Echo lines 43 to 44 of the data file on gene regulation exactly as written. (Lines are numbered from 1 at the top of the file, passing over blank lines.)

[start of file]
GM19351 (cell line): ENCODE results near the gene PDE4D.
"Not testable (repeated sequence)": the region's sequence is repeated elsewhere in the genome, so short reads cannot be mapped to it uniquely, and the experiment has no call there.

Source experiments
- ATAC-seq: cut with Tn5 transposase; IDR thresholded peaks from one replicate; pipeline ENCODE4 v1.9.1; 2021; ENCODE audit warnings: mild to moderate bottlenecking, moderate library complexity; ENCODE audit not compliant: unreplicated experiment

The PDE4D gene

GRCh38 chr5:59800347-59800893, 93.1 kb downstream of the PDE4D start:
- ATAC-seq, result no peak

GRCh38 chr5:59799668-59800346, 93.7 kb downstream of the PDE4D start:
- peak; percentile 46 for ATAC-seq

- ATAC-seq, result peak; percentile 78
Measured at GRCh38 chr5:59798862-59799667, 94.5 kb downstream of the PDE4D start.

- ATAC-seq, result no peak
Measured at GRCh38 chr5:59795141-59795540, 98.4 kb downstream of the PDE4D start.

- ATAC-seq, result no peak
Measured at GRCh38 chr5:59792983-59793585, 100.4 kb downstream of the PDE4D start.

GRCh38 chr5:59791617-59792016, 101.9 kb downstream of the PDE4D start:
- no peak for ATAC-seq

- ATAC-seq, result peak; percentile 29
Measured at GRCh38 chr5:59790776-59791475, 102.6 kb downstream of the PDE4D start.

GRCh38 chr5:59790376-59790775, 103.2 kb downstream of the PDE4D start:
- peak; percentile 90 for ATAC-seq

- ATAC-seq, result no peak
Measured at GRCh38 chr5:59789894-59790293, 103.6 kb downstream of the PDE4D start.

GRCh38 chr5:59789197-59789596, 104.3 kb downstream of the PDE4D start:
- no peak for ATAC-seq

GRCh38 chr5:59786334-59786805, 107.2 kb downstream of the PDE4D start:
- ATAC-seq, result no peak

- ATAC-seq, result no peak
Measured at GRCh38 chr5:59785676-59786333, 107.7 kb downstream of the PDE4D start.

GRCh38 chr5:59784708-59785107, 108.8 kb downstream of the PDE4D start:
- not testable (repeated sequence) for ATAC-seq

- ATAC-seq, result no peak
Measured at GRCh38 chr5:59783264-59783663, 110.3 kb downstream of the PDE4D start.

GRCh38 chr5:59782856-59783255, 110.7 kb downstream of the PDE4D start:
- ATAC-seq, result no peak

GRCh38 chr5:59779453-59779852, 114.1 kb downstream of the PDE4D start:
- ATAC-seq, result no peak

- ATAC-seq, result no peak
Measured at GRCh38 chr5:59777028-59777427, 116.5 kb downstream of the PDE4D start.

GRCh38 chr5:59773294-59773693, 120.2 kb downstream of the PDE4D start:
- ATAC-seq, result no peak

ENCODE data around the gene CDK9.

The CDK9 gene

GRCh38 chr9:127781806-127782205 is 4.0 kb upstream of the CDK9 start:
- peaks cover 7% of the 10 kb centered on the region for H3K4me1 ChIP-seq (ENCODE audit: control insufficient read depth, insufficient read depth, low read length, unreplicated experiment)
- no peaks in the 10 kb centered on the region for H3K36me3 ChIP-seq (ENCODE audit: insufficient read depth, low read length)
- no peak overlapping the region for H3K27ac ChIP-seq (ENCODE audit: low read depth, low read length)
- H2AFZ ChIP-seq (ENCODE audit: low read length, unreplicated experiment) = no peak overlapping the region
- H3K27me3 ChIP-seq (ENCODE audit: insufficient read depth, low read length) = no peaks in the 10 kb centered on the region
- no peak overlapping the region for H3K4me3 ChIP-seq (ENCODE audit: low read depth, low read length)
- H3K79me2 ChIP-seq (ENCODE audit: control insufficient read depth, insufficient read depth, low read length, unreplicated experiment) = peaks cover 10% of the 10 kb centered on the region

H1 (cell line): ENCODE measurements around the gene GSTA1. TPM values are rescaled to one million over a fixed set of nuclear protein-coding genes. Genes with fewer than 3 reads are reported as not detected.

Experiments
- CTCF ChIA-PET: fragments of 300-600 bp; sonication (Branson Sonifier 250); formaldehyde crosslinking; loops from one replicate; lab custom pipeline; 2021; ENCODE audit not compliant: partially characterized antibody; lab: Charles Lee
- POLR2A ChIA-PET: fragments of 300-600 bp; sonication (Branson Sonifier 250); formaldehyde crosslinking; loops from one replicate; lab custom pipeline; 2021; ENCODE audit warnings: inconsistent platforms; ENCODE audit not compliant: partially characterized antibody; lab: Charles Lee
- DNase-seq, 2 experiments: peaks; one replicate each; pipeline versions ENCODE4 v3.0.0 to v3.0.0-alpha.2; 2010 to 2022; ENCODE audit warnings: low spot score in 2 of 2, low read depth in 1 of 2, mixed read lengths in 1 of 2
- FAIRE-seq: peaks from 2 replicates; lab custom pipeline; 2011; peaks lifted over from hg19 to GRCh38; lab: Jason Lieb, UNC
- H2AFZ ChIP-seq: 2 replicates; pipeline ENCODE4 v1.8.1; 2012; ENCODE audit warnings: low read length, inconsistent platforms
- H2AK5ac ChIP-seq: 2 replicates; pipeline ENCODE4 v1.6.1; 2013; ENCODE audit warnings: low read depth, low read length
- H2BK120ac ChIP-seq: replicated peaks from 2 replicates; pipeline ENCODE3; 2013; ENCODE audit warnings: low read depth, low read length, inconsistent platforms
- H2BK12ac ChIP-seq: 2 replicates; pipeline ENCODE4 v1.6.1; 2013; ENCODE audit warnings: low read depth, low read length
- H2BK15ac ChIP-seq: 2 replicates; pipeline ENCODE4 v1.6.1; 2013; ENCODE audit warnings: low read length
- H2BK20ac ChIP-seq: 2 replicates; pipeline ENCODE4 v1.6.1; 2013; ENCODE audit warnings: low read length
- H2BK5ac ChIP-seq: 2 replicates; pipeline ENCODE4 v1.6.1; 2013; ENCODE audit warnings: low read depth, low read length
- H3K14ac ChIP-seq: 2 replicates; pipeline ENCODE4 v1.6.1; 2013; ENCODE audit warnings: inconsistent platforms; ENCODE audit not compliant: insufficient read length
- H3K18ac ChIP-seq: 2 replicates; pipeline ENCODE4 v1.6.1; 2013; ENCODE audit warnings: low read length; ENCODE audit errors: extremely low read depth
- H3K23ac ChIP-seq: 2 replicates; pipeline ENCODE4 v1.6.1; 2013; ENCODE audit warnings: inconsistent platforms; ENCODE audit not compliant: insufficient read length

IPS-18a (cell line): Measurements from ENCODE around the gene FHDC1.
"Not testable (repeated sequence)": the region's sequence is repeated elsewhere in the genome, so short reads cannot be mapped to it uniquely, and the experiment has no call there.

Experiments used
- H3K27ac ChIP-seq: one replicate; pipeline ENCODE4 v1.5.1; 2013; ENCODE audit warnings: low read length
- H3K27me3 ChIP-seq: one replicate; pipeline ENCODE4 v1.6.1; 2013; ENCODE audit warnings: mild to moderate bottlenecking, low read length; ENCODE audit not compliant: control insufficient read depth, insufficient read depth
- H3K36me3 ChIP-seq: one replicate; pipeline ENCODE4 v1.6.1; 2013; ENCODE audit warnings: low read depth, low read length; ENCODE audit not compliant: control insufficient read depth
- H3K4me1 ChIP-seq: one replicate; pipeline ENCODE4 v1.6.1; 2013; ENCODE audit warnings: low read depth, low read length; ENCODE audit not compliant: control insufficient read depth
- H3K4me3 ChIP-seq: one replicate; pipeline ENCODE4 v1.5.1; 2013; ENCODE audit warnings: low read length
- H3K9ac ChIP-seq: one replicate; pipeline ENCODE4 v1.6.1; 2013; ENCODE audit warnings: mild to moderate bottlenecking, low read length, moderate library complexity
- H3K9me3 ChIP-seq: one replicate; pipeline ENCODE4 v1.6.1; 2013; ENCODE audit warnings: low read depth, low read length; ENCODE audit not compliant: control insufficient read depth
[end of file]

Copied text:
The CDK9 gene

GRCh38 chr9:127781806-127782205 is 4.0 kb upstream of the CDK9 start: